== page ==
As I mentioned in a previous post, I’ve been spending some time working with a transcription service that sends me audio files of interviews conducted by various oil and gas magazines. I type out what’s said and send the document back to my employer before he sends it on to the magazine for editing and eventual publishing. The magazines are ones I’ve never heard of and would never have reason to read, but they’re big names in the oil community, and while the work is almost always tedious and boring and filled with terminology and context I don’t understand, sometimes there’s a sliver of insight that’s actually pretty interesting.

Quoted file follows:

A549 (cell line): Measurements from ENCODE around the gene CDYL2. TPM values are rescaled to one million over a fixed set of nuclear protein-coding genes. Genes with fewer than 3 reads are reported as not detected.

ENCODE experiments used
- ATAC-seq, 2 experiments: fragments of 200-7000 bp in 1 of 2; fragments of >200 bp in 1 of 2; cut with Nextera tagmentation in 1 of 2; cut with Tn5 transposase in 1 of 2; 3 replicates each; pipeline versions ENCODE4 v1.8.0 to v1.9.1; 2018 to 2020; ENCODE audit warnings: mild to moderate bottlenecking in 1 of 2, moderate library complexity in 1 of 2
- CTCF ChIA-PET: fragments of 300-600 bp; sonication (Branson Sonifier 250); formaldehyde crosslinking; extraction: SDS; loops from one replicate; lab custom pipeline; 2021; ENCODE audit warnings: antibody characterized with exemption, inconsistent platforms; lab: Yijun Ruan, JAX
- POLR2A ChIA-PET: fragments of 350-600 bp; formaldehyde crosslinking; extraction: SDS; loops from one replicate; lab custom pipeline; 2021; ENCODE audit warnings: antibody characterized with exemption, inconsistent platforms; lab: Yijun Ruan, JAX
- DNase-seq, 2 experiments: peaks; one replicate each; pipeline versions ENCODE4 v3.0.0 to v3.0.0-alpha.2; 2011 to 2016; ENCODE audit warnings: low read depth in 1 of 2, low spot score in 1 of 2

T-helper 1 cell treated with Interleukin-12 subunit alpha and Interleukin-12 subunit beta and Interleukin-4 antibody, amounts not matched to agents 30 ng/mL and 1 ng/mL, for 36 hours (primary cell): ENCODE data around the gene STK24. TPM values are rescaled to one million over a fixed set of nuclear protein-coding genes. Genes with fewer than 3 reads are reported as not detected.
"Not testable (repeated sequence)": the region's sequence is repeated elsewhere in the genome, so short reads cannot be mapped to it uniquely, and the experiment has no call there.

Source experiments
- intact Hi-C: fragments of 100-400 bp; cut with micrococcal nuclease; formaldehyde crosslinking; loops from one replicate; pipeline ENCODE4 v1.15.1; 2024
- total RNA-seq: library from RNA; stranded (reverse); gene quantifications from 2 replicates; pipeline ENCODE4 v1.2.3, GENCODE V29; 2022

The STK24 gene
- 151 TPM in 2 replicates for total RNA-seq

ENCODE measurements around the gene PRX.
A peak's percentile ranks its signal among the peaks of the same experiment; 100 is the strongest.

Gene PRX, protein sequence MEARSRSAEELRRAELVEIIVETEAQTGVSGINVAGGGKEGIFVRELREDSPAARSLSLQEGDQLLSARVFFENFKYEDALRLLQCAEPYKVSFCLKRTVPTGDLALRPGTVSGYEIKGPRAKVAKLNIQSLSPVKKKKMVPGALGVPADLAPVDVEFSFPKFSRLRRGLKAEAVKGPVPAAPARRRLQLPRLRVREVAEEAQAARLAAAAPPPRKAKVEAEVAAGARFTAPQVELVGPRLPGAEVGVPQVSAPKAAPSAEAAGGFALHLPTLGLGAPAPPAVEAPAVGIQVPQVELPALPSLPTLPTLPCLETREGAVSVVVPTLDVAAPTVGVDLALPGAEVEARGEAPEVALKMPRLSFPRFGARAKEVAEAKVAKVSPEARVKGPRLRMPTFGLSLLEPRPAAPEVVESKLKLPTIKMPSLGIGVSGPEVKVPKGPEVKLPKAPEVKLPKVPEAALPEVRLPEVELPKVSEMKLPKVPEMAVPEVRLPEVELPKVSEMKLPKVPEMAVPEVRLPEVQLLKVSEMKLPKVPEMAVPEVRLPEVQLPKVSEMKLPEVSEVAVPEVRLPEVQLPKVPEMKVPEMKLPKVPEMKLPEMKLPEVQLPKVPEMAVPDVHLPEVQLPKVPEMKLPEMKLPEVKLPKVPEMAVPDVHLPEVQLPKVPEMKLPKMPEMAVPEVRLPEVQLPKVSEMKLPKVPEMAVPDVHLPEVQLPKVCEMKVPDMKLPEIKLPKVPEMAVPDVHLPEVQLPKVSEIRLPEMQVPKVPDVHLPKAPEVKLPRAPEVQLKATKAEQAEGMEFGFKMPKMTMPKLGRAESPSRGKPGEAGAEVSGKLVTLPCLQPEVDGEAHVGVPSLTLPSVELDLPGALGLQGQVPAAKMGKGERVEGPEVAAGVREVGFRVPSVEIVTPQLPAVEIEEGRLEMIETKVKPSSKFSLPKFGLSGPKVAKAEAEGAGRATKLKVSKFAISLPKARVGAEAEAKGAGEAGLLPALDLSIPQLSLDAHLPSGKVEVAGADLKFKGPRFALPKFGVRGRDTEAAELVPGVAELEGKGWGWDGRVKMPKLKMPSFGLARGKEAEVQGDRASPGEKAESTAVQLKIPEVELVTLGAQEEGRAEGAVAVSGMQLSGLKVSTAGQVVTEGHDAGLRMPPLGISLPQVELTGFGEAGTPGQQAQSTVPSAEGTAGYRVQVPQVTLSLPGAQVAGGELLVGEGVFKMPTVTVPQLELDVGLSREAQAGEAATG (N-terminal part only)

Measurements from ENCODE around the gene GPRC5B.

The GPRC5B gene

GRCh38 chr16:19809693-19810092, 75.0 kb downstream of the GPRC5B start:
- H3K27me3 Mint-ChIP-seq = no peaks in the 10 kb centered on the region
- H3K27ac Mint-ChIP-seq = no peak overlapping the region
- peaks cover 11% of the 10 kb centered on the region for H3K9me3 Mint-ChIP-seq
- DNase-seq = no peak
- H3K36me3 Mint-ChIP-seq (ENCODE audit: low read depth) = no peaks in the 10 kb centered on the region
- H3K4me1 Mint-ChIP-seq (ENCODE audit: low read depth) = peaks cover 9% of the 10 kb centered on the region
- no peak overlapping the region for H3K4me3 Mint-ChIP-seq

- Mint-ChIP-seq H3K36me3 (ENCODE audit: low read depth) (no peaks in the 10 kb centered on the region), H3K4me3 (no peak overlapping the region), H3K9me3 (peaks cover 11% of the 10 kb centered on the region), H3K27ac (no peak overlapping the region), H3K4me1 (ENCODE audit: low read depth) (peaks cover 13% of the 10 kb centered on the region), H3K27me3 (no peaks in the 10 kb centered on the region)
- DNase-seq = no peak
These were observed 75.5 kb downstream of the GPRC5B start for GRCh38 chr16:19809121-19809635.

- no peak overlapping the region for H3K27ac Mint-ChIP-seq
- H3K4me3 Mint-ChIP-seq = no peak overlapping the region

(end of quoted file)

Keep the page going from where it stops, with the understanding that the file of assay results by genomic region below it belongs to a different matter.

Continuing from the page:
The owner of the transcription company also operates a tutoring service. He essentially acts as a liaison between teachers and students who are interested in one-on-one English lessons. He matches students to teachers based on location and experience level before setting up a trial lesson that allows both parties to determine if they want to pursue regular sessions together. If all systems are go, it’s up to the teacher and student to decide when and how often they want to meet. The other day I met with a Turkish woman and her 8-year-old daughter in their home. I spent an hour and a half with each, and things went well, so I’ll be spending a few hours with them every week during the summer to help them with their English.